Picking the "right" neighborhood can sometimes be tougher than finding the right house.
Choosing a home is tough enough. You need to weigh a lot of factors, including price, size, number of bedrooms and bathrooms, layout, repair quality, features and amenities … the list goes on.
But remember: Your experience in your new home will be contextualized by the neighborhood that you choose. And picking the “right” neighborhood can sometimes be tougher than finding the right house.
Here are four tips that can help you choose the best neighborhood:
1. Check out the crime rate
“Crime” is a broad term. If a neighborhood is “high-crime,” does that mean it suffers from petty shoplifting and car break-ins — or does it have a high murder rate?
This might be the top piece of data that you’ll want to know, and fortunately, there’s an easy way to find it: Trulia’s local info maps give details on local crime, taking into account both the frequency and severity of happenings. It’s displayed visually as a heat map, with red indicating higher-risk areas, and green indicating low-risk. Or you can check out the neighborhood info given with each property listing.
2. Look for good schools
If you have children (or plan on having children), the necessity of checking for good schools is obvious. But even if you don’t plan on having kids, you can benefit from buying in a solid school district: Home values tend to be more stable, and homes often sell faster.
Trulia’s local maps also allow you to view all of the schools in a particular area. You can sort by elementary, middle, and high school, and each school is color-mapped based on its GreatSchools rating. Check it out here — just change the location you’re searching for.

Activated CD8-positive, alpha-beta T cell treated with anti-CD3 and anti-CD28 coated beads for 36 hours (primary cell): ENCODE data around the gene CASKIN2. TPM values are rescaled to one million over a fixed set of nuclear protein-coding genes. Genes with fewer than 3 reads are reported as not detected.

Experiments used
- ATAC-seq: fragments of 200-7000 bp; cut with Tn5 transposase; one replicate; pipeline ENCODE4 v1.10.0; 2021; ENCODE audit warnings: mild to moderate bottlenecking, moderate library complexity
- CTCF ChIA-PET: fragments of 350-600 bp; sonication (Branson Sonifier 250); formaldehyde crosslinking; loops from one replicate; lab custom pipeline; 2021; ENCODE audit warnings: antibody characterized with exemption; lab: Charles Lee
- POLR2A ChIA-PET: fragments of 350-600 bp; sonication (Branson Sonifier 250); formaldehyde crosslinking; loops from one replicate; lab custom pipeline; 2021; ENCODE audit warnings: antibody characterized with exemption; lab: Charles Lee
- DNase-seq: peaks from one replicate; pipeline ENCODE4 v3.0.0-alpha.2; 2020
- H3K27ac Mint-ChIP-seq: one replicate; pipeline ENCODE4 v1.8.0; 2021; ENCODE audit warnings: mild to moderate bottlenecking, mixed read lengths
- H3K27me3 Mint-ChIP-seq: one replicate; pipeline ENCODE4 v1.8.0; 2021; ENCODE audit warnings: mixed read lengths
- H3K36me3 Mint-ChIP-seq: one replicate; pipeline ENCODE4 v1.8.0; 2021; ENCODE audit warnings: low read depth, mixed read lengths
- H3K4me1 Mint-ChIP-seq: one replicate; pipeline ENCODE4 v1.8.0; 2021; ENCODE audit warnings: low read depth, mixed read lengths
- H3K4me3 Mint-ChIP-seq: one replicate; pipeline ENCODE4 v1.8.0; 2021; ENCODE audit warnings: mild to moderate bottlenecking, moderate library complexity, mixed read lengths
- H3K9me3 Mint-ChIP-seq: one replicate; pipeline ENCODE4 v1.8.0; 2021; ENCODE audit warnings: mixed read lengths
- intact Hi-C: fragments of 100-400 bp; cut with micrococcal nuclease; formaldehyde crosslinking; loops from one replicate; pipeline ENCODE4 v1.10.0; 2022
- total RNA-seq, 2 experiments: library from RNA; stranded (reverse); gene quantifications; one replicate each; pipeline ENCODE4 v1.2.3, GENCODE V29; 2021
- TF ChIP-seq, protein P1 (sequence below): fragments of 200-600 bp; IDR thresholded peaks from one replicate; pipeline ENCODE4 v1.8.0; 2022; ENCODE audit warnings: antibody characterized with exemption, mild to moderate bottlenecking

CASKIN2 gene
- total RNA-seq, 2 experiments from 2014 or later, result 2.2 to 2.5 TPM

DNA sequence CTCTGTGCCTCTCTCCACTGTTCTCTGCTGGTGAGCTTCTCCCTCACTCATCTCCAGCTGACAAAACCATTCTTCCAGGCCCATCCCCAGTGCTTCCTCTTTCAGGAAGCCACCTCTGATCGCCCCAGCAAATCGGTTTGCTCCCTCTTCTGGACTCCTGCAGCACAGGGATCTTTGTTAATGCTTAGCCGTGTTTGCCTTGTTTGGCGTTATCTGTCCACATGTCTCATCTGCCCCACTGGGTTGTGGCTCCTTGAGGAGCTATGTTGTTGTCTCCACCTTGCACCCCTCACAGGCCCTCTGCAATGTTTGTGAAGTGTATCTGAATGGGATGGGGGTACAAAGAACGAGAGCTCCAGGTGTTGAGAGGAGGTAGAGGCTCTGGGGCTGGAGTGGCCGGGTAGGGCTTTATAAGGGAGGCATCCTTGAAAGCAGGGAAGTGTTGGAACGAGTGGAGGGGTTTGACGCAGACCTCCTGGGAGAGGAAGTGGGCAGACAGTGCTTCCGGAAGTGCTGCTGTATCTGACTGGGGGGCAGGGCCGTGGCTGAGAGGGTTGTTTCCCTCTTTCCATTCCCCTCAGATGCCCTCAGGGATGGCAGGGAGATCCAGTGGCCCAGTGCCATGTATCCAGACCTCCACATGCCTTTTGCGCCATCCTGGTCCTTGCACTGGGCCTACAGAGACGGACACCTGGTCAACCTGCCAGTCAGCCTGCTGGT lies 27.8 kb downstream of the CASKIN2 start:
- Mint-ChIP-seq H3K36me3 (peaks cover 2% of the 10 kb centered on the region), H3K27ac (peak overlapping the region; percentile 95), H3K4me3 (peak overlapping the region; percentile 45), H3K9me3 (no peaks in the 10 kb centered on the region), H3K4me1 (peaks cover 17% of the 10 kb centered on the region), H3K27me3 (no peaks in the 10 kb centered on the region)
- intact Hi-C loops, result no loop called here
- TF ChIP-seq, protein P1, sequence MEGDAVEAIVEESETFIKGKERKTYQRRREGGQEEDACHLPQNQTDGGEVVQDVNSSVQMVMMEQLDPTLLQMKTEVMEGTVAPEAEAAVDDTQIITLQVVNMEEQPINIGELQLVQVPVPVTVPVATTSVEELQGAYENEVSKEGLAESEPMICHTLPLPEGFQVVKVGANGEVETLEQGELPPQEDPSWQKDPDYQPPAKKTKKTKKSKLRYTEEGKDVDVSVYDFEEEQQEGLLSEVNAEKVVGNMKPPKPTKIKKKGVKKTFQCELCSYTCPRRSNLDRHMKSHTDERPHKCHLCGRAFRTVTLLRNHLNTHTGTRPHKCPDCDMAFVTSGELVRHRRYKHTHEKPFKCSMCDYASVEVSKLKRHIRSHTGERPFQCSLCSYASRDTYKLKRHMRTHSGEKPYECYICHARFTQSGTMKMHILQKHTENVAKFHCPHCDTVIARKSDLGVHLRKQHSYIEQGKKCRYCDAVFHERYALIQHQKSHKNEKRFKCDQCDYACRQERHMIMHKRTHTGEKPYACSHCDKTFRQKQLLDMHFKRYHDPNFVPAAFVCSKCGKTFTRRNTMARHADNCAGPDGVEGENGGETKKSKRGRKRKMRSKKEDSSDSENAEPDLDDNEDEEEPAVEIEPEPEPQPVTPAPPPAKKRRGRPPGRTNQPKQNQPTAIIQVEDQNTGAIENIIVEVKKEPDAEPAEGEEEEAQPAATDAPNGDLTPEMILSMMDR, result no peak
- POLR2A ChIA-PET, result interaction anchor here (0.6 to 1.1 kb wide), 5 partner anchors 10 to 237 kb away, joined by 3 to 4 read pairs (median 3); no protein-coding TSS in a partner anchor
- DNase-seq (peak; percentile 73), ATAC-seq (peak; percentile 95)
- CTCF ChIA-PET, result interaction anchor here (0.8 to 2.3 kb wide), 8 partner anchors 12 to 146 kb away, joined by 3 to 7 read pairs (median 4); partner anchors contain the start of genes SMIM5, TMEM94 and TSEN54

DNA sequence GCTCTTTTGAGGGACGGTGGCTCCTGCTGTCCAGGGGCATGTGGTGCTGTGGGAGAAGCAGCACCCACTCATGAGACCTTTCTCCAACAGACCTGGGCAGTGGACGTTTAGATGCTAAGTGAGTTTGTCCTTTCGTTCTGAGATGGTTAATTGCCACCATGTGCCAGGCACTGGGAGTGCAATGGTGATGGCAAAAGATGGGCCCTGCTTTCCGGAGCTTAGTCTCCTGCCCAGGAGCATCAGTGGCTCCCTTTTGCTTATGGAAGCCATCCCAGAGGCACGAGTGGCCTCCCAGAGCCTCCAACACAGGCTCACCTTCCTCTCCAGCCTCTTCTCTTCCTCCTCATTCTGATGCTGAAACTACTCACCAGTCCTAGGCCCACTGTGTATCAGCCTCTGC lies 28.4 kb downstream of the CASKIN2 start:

Tip: Move the slider in the upper left to a higher GreatSchools rating (e.g., only schools that rank 8+ out of 10) so that the map reflects only the top schools. It’s an easy way to “clear the clutter” and view just the best schools in an area.
3. Discover your neighbors’ favorite activities
What are the hobbies of your next-door neighbors? Do people throw loud parties that rage until 2 a.m. on weekends? Or do they wake up early on Saturday morning for sunrise yoga in the backyard? Do your neighbors spend their Sundays mowing the lawns and grilling on the barbecue, or do they “mass-exodus” each weekend to their nearby vacation homes?
Ideally, you should live among neighbors with a lifestyle like your own. If you prefer quiet weekends and your neighbors like to throw parties — well, the potential conflict is obvious.
4. Learn the traffic patterns
Do the local roads experience traffic jams early in the morning, or does the worst traffic happen in the midafternoon? Are the streets clear during the weekends, or are Saturdays the heaviest-traffic days in that neighborhood?
The best way to gather this information is to spend a week or two in that neighborhood. Check into a hotel, arrange a short-term rental (one or two weeks), or at least cruise the area at different hours (early morning, midafternoon, and late night). If that’s not possible, then check out real-time traffic maps like Google Maps or Waze to view the traffic patterns at all hours of day.
When you’re searching for a home, don’t get too caught up in surface-level details like granite countertops or hardwood floors.
After all, you can always change your house. You can remodel the kitchen, install new windows, and (if you’re willing to commit some serious dollars) even change the layout and floor plan. If you don’t like an aspect of your home, you can alter it.
That’s not the case with a neighborhood. If you don’t like an aspect of your surrounding community, sorry, there’s little you can do about it. You’ll need to learn to live with it.
So when you’re shopping for a home, pay close attention to the neighborhood. After all, the three most important criteria in home buying are “location, location, location.”